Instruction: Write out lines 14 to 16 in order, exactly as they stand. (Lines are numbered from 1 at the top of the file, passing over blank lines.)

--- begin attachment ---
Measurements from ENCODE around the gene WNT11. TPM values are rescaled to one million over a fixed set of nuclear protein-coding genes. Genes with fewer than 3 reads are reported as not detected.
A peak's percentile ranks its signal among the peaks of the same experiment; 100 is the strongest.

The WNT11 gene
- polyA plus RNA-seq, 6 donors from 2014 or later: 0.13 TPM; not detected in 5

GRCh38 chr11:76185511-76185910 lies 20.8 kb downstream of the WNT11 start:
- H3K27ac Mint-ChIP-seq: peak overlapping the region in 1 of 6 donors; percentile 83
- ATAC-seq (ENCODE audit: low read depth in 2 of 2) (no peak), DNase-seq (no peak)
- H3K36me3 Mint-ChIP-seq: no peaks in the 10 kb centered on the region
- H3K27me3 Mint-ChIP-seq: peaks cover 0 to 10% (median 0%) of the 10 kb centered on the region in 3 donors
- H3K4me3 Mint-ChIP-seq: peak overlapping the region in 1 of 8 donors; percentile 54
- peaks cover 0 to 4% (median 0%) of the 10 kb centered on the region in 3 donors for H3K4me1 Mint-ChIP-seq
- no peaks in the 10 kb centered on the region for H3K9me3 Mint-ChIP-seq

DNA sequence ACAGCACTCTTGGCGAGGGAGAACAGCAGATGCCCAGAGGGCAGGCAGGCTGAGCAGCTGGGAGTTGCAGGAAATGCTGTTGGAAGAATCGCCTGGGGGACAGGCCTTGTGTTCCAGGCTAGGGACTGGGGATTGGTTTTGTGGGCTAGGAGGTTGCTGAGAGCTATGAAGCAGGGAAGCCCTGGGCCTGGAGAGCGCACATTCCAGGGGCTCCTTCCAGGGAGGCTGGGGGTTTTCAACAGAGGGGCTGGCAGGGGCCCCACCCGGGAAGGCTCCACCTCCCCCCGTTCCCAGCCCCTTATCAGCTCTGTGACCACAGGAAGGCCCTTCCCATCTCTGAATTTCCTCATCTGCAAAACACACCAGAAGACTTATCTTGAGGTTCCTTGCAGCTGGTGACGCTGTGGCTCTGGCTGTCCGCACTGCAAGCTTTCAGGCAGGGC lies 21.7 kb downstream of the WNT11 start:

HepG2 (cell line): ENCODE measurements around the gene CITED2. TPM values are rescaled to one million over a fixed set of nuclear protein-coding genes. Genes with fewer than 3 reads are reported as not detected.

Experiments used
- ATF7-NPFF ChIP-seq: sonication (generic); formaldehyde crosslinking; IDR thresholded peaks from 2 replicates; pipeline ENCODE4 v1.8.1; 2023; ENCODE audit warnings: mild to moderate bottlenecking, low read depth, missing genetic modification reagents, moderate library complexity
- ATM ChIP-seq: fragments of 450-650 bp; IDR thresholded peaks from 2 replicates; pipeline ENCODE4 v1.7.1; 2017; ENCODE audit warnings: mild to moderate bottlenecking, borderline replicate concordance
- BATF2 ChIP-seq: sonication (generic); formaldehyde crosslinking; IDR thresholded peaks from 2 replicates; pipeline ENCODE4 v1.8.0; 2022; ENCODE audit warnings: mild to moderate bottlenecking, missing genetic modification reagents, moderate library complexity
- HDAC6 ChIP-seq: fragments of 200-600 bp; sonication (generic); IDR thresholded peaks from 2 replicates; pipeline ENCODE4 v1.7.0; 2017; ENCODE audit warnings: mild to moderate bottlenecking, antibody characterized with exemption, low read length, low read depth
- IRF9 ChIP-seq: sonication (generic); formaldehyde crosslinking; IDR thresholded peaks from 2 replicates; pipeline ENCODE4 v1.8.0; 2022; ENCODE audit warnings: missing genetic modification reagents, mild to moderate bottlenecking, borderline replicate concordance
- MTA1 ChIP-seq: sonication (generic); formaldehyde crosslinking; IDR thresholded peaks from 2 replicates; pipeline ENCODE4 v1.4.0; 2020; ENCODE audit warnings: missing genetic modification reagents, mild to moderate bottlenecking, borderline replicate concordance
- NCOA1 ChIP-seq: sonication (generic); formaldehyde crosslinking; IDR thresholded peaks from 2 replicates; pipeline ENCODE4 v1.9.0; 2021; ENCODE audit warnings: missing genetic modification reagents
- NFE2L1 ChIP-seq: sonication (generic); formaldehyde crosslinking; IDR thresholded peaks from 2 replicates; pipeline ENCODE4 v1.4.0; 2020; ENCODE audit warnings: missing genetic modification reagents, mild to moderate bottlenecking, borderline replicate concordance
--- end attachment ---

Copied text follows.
HepG2 (cell line): ENCODE measurements around the gene CITED2. TPM values are rescaled to one million over a fixed set of nuclear protein-coding genes. Genes with fewer than 3 reads are reported as not detected.

Experiments used
- ATF7-NPFF ChIP-seq: sonication (generic); formaldehyde crosslinking; IDR thresholded peaks from 2 replicates; pipeline ENCODE4 v1.8.1; 2023; ENCODE audit warnings: mild to moderate bottlenecking, low read depth, missing genetic modification reagents, moderate library complexity